The introduction of SRI in Morang district resulted in several changes in rice farming, but only part of the farmers have adopted such technologies, and adoption has been only in part of their fields. Other farmers have incorporated some SRI practices in their conventional practices. After the introduction of SRI, farmers further tested, re-packaged or hybridized SRI methods to make SRI ideas suitable for their agro-ecological and socio-economic environments. In order to reform Nepalese rice farming, we need to recognize that different farmers, with different livelihood strategies, and with access to different kinds of fields, need different forms for agricultural intensification. High-intensive farmers prefer to use modified SRI methods where there is good irrigation and drainage facilities. There are many possibilities for improvement of the existing nutrient management practices of rice farmers in Nepal. Nutrient management will be useful to increase rice production because the majority of farmers currently use fertilisers non-judiciously. The SRI-recommended practices (younger seedlings, early weeding, use of organic manure, and alternate wetting and drying (AWD) irrigation) will be useful to improve the nutrient use efficiency of rice farmers. Cost-reduction strategies and less labour-intensive cultivation practices will be appropriate options to improve existing rice farming system of Nepal. Participatory cultivar selection and dissemination will be better strategies to introduce new, promising rice cultivars among rice farmers.
Crop intensification options and trade-offs with the water balance in the Central Rift Valley of Ethiopia
Debas, Mezegebu - \ 2016
Wageningen University. Promotor(en): Martin van Ittersum, co-promotor(en): Huib Hengsdijk; Katrien Descheemaeker. - Wageningen : Wageningen University - ISBN 9789462578616 - 178
cropping systems - intensification - water balance - crop production - land use - climatic change - crop yield - water use - irrigation - ethiopia - teeltsystemen - intensivering - waterbalans - gewasproductie - landgebruik - klimaatverandering - gewasopbrengst - watergebruik - irrigatie - ethiopië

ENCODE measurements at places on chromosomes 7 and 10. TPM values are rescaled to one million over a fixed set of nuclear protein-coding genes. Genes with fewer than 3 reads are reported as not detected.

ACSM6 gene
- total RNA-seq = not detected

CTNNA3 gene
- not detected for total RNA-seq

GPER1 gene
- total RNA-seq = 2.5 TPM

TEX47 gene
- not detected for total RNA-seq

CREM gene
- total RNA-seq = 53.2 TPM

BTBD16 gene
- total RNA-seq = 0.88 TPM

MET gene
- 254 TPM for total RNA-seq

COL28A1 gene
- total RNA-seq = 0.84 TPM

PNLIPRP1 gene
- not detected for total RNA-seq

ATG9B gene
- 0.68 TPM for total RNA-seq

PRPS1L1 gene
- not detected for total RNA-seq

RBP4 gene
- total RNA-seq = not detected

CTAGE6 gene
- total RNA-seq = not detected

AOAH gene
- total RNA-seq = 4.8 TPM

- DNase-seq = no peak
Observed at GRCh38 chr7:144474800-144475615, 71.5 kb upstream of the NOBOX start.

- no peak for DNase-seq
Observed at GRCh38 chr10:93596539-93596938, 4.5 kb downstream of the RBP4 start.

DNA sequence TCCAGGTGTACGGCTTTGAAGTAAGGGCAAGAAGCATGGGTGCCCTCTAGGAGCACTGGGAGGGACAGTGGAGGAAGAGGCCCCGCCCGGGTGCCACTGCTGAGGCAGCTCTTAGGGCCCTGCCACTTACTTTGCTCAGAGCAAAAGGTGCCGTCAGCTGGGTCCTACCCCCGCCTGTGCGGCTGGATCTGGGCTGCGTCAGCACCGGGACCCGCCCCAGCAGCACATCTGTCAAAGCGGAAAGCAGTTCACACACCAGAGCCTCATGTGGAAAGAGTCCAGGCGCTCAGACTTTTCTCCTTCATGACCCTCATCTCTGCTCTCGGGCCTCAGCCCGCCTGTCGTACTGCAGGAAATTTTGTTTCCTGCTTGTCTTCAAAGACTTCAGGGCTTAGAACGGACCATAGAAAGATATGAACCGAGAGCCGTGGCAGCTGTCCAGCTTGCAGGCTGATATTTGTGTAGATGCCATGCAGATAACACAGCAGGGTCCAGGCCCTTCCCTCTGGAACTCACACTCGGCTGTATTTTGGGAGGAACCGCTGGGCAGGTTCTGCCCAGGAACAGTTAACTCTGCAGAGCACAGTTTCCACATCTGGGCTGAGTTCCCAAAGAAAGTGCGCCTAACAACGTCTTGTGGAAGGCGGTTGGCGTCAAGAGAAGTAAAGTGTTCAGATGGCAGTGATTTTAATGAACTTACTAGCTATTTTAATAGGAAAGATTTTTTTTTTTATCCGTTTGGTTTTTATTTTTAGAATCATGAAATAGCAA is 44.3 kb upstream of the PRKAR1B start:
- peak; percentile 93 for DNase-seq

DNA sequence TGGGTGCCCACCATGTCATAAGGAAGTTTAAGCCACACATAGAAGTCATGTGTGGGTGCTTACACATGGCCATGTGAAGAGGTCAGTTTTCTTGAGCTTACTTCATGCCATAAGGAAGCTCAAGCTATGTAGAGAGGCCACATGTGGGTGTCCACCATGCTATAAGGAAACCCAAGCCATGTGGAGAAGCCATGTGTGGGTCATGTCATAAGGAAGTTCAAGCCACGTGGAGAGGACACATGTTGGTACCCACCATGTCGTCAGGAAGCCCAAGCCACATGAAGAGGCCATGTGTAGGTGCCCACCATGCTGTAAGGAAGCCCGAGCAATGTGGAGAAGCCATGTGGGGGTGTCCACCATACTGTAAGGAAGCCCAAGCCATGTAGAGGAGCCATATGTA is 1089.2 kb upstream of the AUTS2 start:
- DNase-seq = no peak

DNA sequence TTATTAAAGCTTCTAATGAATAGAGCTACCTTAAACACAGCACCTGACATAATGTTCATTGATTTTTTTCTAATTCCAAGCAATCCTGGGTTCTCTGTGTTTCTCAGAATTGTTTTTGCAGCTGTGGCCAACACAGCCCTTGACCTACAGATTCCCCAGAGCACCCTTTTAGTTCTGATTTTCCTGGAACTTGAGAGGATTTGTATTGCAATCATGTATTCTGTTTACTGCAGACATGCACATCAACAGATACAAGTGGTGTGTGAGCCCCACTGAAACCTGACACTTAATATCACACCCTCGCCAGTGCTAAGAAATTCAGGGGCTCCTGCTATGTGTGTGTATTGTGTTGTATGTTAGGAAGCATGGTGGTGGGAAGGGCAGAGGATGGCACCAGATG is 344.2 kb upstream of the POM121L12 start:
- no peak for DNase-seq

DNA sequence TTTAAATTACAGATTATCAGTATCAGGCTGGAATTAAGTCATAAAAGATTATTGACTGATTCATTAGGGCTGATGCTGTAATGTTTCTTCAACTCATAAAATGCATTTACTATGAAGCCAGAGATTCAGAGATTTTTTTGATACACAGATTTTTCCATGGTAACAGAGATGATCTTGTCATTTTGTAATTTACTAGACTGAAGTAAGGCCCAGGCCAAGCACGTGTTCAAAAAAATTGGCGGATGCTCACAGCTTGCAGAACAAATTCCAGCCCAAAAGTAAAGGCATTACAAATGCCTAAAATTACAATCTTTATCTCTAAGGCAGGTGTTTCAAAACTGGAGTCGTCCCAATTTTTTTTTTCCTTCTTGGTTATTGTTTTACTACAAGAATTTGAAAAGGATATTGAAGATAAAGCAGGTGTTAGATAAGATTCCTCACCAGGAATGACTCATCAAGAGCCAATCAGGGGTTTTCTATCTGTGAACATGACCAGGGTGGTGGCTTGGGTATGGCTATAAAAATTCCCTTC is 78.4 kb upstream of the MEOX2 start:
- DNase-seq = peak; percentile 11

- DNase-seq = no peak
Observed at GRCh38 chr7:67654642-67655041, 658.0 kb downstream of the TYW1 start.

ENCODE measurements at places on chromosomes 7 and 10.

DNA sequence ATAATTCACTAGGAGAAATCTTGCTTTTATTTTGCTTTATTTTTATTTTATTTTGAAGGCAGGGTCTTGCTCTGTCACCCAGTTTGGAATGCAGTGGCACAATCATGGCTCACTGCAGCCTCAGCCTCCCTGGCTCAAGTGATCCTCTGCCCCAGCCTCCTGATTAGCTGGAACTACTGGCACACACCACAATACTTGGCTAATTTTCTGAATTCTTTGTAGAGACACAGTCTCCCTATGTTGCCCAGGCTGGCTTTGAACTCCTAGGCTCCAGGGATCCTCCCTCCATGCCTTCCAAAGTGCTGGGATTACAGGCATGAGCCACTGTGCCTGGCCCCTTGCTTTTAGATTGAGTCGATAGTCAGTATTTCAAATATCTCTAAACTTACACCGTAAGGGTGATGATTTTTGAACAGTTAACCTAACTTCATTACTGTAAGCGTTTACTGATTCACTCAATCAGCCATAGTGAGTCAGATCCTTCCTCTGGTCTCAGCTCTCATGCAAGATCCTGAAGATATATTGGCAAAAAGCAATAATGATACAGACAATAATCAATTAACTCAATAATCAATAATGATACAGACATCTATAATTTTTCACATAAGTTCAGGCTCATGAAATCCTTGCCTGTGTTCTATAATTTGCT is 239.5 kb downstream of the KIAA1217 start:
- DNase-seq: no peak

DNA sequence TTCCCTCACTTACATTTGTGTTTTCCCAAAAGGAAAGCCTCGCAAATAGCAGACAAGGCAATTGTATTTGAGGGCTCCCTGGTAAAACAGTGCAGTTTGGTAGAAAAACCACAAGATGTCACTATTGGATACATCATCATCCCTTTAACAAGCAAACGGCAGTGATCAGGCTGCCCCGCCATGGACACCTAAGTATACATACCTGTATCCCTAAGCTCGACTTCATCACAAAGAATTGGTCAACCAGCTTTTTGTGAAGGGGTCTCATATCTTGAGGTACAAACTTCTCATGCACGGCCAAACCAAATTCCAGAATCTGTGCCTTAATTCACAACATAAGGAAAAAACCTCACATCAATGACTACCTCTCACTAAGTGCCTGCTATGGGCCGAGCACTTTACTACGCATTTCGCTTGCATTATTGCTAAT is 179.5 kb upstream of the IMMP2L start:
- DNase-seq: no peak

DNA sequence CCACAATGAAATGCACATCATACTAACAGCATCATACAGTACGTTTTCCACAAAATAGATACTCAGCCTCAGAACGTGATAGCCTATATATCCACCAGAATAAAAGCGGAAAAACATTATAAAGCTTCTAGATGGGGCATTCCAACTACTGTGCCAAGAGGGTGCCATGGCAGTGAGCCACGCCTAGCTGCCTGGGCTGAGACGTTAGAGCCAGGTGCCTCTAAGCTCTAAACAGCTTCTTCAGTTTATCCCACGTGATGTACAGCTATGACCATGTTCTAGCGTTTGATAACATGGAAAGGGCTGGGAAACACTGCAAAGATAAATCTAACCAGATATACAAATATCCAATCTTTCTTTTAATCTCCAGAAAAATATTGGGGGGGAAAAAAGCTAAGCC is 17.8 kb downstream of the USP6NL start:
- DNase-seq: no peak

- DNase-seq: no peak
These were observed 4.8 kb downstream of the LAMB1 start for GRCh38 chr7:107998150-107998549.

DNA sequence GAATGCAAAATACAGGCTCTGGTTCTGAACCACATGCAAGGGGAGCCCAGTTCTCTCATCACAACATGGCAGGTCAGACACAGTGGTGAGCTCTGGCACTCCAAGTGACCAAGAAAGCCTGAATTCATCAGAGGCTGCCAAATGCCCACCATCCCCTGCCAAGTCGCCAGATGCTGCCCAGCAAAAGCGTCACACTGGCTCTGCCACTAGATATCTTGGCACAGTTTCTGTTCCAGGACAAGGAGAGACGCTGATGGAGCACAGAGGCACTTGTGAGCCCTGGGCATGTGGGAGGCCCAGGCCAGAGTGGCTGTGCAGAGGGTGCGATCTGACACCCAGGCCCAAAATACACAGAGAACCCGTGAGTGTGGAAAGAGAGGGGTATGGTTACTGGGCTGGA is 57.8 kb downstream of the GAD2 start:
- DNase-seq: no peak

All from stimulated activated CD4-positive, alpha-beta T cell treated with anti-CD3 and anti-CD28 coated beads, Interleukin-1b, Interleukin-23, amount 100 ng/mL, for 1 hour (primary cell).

The Central Rift Valley (CRV) of Ethiopia is a closed basin for which claims on land and water have strongly increased over the past decade resulting in over-exploitation of the resources. A clear symptom is the declining trend in the water level of the terminal Lake Abyata. The actual productivity of most cereals in the CRV is less than 2 t ha-1 associated with low input use and poor crop management. Consequently, there are two major development objectives in the CRV, i.e. producing sufficient food for the increasing population, while at the same time ensuring efficient use of limited water and land resources under variable and changing climate conditions. The low productive cereal systems and a declining resource base call for options to increase crop productivity and improve resource use efficiency in order to meet the growing demand for food.
In this thesis, the recent impacts were quantified of climate change, land use change and irrigation water abstraction on water availability of Lake Abyata of the CRV. The trends in lake levels, river discharges, basin rainfall, temperature and irrigation development (ca. 1975-2008) were analysed and the additional evapotranspiration loss resulting from temperature change and irrigated land were computed. We also analysed land use change (1990-2007) and the associated changes in runoff. Results showed that temperature has increased over 34 years (p<0.001) whereas annual rainfall has not changed significantly. Consequently, increased evapotranspiration consumed 62 and 145 Mm3 of additional water from lakes and land surface, respectively, during 1990-2007. Furthermore, an estimated 285 Mm3yr-1 of water was abstracted for irrigation in 2009 of which approximately 170 Mm3yr-1 is irrecoverable evapotranspiration loss. In addition, surface runoff has increased in the upper, and decreased in lower sub-basins of the CRV associated with extensive land use change (1990-2007).